puny

adjective
pu·​ny | \ ˈpyü-nē How to pronounce puny (audio) \
punier; puniest

Definition of puny

: slight or inferior in power, size, or importance : weak

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Other Words from puny

punily \ ˈpyü-​nə-​lē How to pronounce punily (audio) \ adverb
puniness \ ˈpyü-​nē-​nəs How to pronounce puniness (audio) \ noun

Examples of puny in a Sentence

I wouldn't mess with him—he makes bodybuilders look puny in comparison. We laughed at their puny attempt to trick us.

Recent Examples on the Web

The swinging lights are sensational in the theater, giving a sense of both climax and danger, but on the broadcast the technique came across as sort of puny. Ben Brantley, New York Times, "The Best and Worst of the 2019 Tony Awards," 10 June 2019 WIMPs, despite their puny name, are thought to have a mass as much as a thousand times more than standard matter’s protons. Joe Lindsey, Popular Mechanics, "Filling the Void: What Is Dark Matter?," 28 May 2019 The age of press barons had not yet yielded to a generation of communication moguls whose technology would unleash a torrent of information and entertainment to make print seem puny. Les Hinton, WSJ, "Five Best: Les Hinton on the Giants of the Press," 28 Dec. 2018 Three qubits is puny compared to other quantum computers. Chris Lee, Ars Technica, "An intermediary between qubits provides basis for control and scaling," 25 Nov. 2018 But the ever-increasing jackpots have left them ever-more dependent on those massive payouts because prizes that once seemed so immense now seem almost puny in comparison. Scott Mcfetridge, The Seattle Times, "Mega Millions jackpot hits $1.6B, thanks to worsening odds," 22 Oct. 2018 At $592 a month, the average Russian salary is puny. Leon Aron, WSJ, "Russian Pensions and the Risk of War," 16 Oct. 2018 That the barrel is 17 feet long and still looks puny gives an idea of just how big the turret is. Kyle Mizokami, Popular Mechanics, "How Nato Will Upgrade Its Tanks To Keep Pace With Russia," 30 May 2016 What’s clinically denoted by the word ‘bi-polarity’ is something puny compared to what’s brandished by Sabbath. The Economist, "Philip Roth was one of America’s greatest novelists," 23 May 2018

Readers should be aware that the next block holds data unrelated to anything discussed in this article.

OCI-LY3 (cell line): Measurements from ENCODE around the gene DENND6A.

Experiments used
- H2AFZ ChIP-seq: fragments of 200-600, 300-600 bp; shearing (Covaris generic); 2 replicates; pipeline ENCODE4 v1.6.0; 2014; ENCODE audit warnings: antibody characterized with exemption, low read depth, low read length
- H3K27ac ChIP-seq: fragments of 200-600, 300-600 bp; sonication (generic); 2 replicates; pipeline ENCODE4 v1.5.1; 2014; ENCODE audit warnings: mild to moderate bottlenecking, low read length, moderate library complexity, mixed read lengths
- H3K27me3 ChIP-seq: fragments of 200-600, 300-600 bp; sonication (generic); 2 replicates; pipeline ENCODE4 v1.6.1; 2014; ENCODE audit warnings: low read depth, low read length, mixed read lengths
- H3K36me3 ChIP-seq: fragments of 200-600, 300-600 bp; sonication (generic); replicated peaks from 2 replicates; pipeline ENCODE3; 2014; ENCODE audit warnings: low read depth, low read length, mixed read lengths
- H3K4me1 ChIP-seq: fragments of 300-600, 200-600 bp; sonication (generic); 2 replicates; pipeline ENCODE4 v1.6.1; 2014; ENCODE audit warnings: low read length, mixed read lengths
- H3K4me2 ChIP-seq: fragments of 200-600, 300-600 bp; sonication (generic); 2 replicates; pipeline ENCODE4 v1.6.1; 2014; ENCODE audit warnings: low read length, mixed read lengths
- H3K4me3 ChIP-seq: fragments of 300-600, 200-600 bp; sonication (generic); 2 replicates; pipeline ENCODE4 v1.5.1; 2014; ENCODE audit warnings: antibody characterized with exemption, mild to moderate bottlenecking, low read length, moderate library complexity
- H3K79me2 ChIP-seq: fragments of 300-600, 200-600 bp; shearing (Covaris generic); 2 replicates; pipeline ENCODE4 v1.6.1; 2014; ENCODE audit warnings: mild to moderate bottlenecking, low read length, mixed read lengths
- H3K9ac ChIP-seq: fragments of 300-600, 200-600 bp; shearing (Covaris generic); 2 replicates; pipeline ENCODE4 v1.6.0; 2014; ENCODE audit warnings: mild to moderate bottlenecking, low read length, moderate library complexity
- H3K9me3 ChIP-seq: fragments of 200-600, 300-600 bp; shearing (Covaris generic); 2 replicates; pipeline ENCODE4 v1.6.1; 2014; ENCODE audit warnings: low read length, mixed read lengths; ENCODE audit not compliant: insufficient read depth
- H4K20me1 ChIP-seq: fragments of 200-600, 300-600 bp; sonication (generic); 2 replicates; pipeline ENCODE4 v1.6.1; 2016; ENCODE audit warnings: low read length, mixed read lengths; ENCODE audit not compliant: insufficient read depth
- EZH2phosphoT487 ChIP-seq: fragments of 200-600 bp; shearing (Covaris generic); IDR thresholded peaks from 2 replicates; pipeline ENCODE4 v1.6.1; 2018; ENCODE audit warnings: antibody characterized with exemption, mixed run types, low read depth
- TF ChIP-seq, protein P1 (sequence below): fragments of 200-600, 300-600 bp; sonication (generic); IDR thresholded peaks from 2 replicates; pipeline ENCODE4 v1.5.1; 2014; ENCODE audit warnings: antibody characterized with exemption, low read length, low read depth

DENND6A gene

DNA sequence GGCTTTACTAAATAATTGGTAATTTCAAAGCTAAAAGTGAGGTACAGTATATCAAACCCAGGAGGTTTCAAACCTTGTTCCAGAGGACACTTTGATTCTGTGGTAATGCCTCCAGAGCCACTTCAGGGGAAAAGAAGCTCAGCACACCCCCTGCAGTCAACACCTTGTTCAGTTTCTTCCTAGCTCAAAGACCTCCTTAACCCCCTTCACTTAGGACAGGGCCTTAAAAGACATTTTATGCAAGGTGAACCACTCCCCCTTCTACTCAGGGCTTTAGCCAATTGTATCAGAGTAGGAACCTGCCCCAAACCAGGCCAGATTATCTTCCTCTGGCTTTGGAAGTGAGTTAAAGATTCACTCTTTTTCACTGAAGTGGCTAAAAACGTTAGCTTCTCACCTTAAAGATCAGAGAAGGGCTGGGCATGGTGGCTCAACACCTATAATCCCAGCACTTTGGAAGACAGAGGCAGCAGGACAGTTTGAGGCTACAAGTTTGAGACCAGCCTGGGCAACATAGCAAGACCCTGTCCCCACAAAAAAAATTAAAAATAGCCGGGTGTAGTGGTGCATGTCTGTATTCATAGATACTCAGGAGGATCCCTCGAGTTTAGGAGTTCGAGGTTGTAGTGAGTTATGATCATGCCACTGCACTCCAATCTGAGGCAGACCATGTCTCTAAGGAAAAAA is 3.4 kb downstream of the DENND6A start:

These example sentences are selected automatically from various online news sources to reflect current usage of the word 'puny.' Views expressed in the examples do not represent the opinion of Merriam-Webster or its editors. Send us feedback.

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First Known Use of puny

circa 1577, in the meaning defined above

History and Etymology for puny

Anglo-French puisné younger, weakly, literally, born afterward, from puis afterward + born

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Dictionary Entries near puny

punto

punty

Punuk

puny

punya

pup

pupa

Statistics for puny

Last Updated

17 Jun 2019

Look-up Popularity

Time Traveler for puny

The first known use of puny was circa 1577

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More Definitions for puny

puny

adjective

English Language Learners Definition of puny

somewhat informal
: small and weak
: not very large, impressive, or effective

puny

adjective
pu·​ny | \ ˈpyü-nē How to pronounce puny (audio) \
punier; puniest

Kids Definition of puny

1 : small and weak in size or power
2 : not very impressive or effective My boss gave me a puny raise.

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More from Merriam-Webster on puny

Rhyming Dictionary: Words that rhyme with puny

Thesaurus: All synonyms and antonyms for puny

Spanish Central: Translation of puny

Nglish: Translation of puny for Spanish Speakers

Comments on puny

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